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Flexor digitorum superficialis muscle

Synonyms: Perforatus muscle, superficial finger flexor
German: Musculus flexor digitorum superficialis

1 Definition

The flexor digitorum superficialis muscle belongs to the superficial layer of the flexors of the forearm. It is a two-headed muscle where you can differentiate between a Caput humeroulnare and a Caput radiale.

2 Devolution

2.1 Origin

The Caput humeroulnare has its origins at the medial epicondyle of the humerus, at the coronoid process of the ulna, as well as at the antebrachial fascia. The Caput radiale has its origin at the anterior surface of the radius.

2.2 Insertion

The tendon passes under the flexor retinaculum through the carpal tunnel, and, before insertion, it divides into 4 terminal tendons that insert on the lateral side of the medial phalanges (middle phalanges) of the 2nd to 5th finger. Shortly before their insertions, the tendos divide once again into two separated reins. The tendons of the flexor digitorum profundus muscle pass through gaps between the two reins, which is also called chiasm of digits of hand.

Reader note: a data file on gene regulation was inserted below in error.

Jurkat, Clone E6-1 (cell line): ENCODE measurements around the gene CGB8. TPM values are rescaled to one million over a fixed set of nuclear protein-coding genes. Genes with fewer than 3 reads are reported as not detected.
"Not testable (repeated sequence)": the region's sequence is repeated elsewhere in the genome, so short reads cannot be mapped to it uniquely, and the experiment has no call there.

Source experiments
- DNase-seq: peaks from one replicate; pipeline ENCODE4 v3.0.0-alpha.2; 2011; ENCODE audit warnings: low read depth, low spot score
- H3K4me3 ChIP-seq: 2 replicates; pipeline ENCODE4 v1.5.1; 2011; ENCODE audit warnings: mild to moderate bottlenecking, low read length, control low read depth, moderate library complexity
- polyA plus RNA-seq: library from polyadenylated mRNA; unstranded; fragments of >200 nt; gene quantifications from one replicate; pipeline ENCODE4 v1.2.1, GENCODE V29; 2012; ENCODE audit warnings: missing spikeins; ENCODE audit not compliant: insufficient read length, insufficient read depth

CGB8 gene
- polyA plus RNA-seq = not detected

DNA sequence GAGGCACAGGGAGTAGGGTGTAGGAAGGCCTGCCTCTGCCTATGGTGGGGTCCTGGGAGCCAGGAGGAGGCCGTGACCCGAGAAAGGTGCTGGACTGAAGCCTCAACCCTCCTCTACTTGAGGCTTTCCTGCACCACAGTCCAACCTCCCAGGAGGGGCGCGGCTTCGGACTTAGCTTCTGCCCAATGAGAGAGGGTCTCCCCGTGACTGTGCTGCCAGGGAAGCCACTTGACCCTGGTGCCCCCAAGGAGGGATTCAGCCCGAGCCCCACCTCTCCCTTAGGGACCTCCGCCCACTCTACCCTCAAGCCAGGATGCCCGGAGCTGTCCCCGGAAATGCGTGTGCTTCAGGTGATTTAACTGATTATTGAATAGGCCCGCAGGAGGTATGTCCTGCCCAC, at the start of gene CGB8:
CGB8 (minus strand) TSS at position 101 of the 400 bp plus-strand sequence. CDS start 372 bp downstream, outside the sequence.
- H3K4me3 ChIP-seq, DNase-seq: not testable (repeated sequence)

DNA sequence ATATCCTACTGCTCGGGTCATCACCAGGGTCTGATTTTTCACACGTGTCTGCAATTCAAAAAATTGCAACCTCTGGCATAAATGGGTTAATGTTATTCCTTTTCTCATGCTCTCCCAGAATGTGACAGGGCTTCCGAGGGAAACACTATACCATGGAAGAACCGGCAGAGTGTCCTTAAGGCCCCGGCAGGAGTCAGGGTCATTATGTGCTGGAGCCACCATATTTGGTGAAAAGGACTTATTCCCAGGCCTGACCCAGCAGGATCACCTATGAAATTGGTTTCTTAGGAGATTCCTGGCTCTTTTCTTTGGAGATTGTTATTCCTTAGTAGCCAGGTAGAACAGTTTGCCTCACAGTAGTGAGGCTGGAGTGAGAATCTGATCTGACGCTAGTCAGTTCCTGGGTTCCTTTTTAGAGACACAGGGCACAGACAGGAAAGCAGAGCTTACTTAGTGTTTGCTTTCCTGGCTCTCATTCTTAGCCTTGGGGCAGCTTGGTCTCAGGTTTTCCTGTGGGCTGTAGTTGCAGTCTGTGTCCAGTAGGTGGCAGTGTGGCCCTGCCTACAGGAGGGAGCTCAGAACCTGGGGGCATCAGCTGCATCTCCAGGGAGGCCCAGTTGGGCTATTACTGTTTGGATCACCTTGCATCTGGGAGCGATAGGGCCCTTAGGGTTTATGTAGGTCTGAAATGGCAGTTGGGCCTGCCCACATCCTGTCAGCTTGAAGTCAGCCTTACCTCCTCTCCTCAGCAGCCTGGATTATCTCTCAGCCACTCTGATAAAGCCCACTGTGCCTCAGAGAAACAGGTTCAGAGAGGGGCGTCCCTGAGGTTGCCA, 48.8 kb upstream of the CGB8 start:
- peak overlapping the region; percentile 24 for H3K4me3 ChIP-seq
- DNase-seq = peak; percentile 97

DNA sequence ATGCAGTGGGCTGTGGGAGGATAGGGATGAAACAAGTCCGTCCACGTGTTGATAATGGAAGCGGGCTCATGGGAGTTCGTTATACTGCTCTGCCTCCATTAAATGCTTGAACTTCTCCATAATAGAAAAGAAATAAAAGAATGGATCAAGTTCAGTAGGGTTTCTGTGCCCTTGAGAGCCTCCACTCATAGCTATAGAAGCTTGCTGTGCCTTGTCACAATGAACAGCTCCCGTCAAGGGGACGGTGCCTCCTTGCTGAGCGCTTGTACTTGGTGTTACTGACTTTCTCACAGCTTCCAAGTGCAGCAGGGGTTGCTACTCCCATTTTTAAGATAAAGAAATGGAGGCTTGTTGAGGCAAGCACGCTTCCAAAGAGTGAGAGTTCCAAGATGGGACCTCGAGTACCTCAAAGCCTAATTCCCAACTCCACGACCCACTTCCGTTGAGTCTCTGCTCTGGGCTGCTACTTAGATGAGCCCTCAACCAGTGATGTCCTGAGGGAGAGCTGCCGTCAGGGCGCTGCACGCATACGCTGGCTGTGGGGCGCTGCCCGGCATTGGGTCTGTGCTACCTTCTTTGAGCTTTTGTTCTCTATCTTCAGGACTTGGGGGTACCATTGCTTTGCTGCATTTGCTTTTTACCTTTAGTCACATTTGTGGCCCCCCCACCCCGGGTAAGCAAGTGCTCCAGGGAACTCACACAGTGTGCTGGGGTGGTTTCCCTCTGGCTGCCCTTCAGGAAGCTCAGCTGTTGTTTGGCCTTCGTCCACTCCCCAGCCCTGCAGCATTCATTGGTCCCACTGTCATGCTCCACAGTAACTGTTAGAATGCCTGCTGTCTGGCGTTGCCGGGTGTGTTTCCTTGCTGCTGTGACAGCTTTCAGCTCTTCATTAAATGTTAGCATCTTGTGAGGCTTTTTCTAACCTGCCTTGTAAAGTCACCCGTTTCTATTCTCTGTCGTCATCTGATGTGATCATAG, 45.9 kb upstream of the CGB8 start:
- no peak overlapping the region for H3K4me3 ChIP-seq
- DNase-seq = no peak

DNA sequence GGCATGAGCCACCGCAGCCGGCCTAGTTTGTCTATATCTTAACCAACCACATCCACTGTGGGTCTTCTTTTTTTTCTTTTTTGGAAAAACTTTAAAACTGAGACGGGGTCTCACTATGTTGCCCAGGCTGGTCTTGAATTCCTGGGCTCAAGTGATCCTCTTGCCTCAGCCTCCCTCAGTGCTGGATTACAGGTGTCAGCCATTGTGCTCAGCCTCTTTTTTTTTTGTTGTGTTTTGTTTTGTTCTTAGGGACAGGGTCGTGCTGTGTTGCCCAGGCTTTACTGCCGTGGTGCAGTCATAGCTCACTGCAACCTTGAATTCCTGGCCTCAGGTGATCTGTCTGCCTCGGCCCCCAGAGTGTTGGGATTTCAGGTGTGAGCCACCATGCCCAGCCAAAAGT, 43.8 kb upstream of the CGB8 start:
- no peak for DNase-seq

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3 Innervation

The innervation of the flexor digitorum superficialis muscle is provided by the medianus nerve, with fibers from the C7 and C8 segments.

4 Function

As you can deduct from the name "flexor digitorum superficialis muscle", the muscle effects a flexion of the wrist and of the 2nd to the 5th finger until the middle phalanx.

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